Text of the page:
How To Avoid Being A Malaysia Snatch Thieves Victim | Especially For Women

The snatch thieves crime has become from bad to Worst in Malaysia.

One of the most common crime is to hijack car that’s stationary by the road side or at traffic light.

The culprits, usually a motorcyclist and a pillion rider, tail the driver and smash the car window to snatch items placed inside the car especially on hand phone, handbag etc.

Watch the video below to witness their daring daylight robbery.

Everything happened in the blink of an eye!



Malaysia snatch thieves on bike broke car window and rob Near Section 16 U-Turn

Caught this with my in-car video survillance camera on 27th March 2011. The culprits, usually a motorcyclist and a pillion rider, tail the driver and smash the car window to snatch items placed inside the car. The attacks are usually launched when the car is stationary by the road side or at traffic light junctions.
Ladies, armor your windows please.



No one can prevent the snatch thieves crime from happening but we can minimize the chance of being a victim.

Some even become so traumatised and  get worried everytime they see a motorcylist pass slowly by their car.

Some of the Safety precaution that you can Take

1) Never leave anything like handbag or laptop bags on the passenger seat that can attracts the culprits, even though there may be nothing inside

2) Invest in a good sun screen protector window like v-kool so  the window wasn’t easily broken.

3) Always lock all the car windows

4) Avoid travel alone whenever possible

5) Be alert what’s happening around you

Prevention is always better.






One Response to “How To Avoid Being A Malaysia Snatch Thieves Victim | Especially For Women”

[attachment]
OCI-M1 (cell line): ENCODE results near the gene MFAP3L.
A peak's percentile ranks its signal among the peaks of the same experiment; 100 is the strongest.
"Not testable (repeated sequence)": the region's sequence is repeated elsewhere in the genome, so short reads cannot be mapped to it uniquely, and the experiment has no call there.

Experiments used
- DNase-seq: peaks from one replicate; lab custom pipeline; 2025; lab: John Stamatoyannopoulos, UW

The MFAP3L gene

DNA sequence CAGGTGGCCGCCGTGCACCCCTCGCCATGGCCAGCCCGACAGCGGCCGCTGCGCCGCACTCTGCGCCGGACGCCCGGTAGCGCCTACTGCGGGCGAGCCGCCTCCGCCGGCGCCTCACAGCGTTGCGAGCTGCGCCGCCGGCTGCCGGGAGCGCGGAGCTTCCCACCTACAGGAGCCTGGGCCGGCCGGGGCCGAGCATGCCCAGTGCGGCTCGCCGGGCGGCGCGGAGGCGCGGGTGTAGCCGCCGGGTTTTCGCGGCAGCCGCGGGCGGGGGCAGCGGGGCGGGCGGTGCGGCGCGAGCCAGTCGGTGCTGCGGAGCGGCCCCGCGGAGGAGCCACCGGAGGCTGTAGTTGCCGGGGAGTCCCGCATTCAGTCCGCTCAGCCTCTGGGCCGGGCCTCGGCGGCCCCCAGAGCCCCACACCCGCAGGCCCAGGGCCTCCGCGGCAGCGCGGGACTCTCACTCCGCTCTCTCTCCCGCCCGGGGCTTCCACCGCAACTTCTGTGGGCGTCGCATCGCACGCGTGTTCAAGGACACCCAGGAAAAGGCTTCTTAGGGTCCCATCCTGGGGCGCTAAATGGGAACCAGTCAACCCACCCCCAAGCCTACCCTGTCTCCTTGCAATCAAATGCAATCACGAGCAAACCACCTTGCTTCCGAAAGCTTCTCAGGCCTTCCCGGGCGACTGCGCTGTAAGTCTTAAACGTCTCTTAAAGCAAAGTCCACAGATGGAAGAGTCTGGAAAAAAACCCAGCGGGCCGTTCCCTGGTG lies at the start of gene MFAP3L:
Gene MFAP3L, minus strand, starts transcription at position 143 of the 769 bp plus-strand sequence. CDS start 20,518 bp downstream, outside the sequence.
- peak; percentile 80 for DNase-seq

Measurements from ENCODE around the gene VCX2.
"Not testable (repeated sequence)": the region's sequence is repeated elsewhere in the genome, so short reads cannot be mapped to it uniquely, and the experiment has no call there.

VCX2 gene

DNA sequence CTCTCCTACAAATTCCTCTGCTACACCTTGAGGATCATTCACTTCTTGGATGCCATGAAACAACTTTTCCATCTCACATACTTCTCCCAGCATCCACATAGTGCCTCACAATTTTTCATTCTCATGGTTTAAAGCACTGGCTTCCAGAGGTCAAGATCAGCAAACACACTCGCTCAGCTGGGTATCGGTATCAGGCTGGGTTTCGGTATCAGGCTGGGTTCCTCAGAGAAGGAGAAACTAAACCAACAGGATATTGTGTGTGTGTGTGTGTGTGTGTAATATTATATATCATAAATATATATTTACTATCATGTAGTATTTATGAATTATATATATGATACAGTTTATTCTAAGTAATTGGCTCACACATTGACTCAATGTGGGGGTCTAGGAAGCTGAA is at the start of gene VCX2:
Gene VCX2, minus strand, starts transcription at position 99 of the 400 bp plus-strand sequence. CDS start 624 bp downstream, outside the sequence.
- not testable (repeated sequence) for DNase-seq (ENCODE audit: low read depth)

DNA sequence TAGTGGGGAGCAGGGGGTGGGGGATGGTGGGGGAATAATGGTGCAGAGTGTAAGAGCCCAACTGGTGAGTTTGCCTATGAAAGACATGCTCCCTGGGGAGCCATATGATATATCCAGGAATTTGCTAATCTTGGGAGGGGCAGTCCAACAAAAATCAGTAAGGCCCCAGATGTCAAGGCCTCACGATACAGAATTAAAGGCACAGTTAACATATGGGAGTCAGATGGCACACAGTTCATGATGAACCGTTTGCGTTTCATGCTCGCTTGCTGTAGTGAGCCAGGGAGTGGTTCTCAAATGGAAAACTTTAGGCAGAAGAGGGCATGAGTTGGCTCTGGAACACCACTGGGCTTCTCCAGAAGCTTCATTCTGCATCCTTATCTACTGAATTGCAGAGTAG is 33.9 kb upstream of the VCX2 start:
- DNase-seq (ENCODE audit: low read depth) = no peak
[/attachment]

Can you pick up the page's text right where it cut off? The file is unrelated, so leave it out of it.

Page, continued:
1. Glass safety tint sales up

    Many motorists have been installing security shatter-proof tints on their car windows for extra protection in light of the recent “smash and grab” robbery cases.

    Tinting manufacturers and distributors report a boom in sales for the polyester films that prevent the windows from shattering.

    According to distributors, most of the motorists who sought these tints were female drivers.

    Checks by The Star revealed that these special tinting films fetched an average price of between RM600 and RM1,000 per car, depending on its thickness.

    They can even go up to RM3,500 if customers choose to have ultra-violet and heat repellent tints.

    Tint Auto general manager Mike Lim said his company had seen a 10% jump in monthly sales of security films and attributed the spike to online postings of recent smash and grab cases.

    He added that the security films did not stop the glass from breaking but merely delayed its shattering time.

    “Windows tinted with security films take a longer time to break as the sheet absorbs vibrations and holds the glass together, providing drivers ample time to react.

    “However, there is no guarantee that the glass will not shatter. It only acts as a deterrent,” he said.

    Business owner of Solar Tint Steve Chin, 36, said the glass breakage also depended on the kind of weapon used by the perpetrators.

    He added that a hammer would take about three or four hits to show a crack, whereas a helmet would take much longer.

    Chin said that security films measured between 4mil and 12mil each, adding that anything below that was not strong enough to hold the glass.

    (Mil is the unit of measurement for the thickness of a window film. 1mil is equal to one thousandth of an inch or 25 microns.)

    Ecotint executive director Chi Haur Lim advised customers to go for security films with 4mil to 6mil specifications as thicker films might damage certain cars.

    He also said that the Road Transport Department regulations on tinted car windows stated that the passing rate for car tints was 50% visible light transmission on the front and 70% on the sides and back.

    Police statistics showed that smash and grab cases, classified under snatch thefts, make up part of the 319 cases of snatch thefts recorded in May and June this year.

    Petaling Jaya OCPD Asst Comm Arjunaidi Mohamed said most people were easy targets as they usually placed valuables such as mobile phones and handbags on the passenger side seat while driving.